Sons of the Blood by Robyn Young

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Word PressI’d been looking forward to reading this, because Robyn Young’s two previous trilogies had been so good, but I was a bit disappointed in it.  However, it’s obviously going to be the first in a series, so maybe things’ll get better.  It feels as if she’s going for a wider market by writing about Richard III, who’s been so much in the news this year, and channelling Dan Brown, but I’m not convinced that it’s worked very well.  On the other hand, trying to tie the much-discussed subject of the Princes in the Tower in with the Voyages of Discovery and the aftermath of the fall of Constantinople is certainly a bold and different approach, and maybe the sequels will be better.

So, what have we got?  The protagonist is Jack Wynter, fictitious illegitimate son of Thomas Vaughan, chamberlain to the young Edward V.  The book starts with Jack in Seville, where he’s been sent by his father because of some mysterious secret involving a map.  In this book, the fact that it’s Seville rather than anywhere else isn’t significant, but presumably at some later point it will become important that Seville is the city which will come to control trade with “the Indies”.  Vaughan is executed, along with various other supporters of Edward IV, by the Duke of Gloucester, who seizes power as Richard III.  At this point, the body count becomes so high that you start to feel that you’re in a computer nasty rather than a novel.  In Seville, in Lewes (Jack’s home town, to which he initially returns) and in London (where he goes next), people are tortured and murdered one after the other.  A lot of it feels rather gratuitous.  And there are all sorts of cryptic comments about secrets and mysteries involving the fall of Constantinople, Lorenzo de Medici.

Then we move over to the Princes in the Tower.  It seems to be the fashion these days for historical novelists to invent stories about the princes being rescued, presumably because that’s considered more exciting than the sad and almost certainly true version of events, that Richard had them murdered.  However, as long as the author points out that they’ve made their story up, that’s not a problem.  But this particular rescue story, without wanting to give too much away, didn’t ring very true.  One of the princes was in ill health, but it was the one whom history tells us was in good health, not the one who’s recorded as having been ill.  And the role of various people in the plot doesn’t make a lot of sense: their motives don’t seem very logical.  And Richard doesn’t do anything to try to find out what’s gone on.  Both he and Henry VII come across as very nasty pieces of work in this book.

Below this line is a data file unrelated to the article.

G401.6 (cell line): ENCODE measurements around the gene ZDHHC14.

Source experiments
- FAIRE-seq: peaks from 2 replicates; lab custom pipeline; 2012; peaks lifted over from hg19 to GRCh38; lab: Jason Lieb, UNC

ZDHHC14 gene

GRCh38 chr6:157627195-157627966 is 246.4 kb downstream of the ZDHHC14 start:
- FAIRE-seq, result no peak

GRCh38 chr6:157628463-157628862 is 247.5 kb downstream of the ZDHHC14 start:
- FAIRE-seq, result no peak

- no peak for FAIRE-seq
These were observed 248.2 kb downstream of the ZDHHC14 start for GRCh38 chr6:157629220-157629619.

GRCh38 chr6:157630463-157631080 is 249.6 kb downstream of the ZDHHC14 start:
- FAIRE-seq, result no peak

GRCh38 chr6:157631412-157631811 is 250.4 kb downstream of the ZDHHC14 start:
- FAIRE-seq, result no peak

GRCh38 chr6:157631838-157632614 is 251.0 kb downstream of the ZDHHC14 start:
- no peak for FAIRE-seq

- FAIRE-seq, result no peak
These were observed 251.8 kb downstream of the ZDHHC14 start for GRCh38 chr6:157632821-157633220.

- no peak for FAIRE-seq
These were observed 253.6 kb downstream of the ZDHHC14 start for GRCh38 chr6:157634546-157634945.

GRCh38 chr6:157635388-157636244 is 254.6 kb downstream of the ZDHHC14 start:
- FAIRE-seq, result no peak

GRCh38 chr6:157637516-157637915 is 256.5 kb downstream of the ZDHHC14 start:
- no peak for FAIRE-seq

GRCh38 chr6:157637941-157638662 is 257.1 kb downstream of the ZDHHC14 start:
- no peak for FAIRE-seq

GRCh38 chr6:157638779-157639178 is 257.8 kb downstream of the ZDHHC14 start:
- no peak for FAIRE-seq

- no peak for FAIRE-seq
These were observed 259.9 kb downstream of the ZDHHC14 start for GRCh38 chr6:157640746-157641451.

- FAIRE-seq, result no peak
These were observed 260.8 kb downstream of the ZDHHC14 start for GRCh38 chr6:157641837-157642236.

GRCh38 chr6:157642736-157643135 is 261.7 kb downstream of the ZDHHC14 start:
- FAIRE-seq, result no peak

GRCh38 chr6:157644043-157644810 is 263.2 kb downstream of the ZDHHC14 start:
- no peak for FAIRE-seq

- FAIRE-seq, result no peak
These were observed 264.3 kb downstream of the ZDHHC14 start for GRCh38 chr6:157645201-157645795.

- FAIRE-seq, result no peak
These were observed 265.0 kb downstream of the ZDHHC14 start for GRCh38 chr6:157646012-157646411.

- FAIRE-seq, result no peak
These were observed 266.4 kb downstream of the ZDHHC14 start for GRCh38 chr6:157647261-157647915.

Then there’s a lot more fighting and torturing.  And a lot of unanswered questions.  The Dan Brown-esque bit involves some sort of secret organisation apparently involving the Medicis of Florence, Thomas Vaughan, and a French monk who used to live in Constantinople, and a theory that everyone was the same religion until the time of Noah’s Ark (a Bible story they apparently take literally, but, OK, that works in the 15th century) and that the Church is rotten and (is this supposed to have some sort of message for modern times?)  the West should be working with the Ottomans.  Somehow linked to all this is a map showing lands to the far west, which, as the good reader knows, Christopher Columbus is about to “discover”.

At the end of the book,  we don’t know what’s happened to Edward V, we aren’t clear on what this secret society is all about, we’re not clear on whether or not there’s going to be a link-up with the Ottomans at some point and we are presumably meant to be desperate to read the next book in the series, when it comes out, and find out exactly what is going on.  And we’ve long since lost count of how many people have been casually murdered.  And are left to assume that some people who vanished were casually murdered as well.  But I didn’t feel that it really worked that well.  It was just too disjointed.  It wasn’t bad, but her first two series were far, far better.

 

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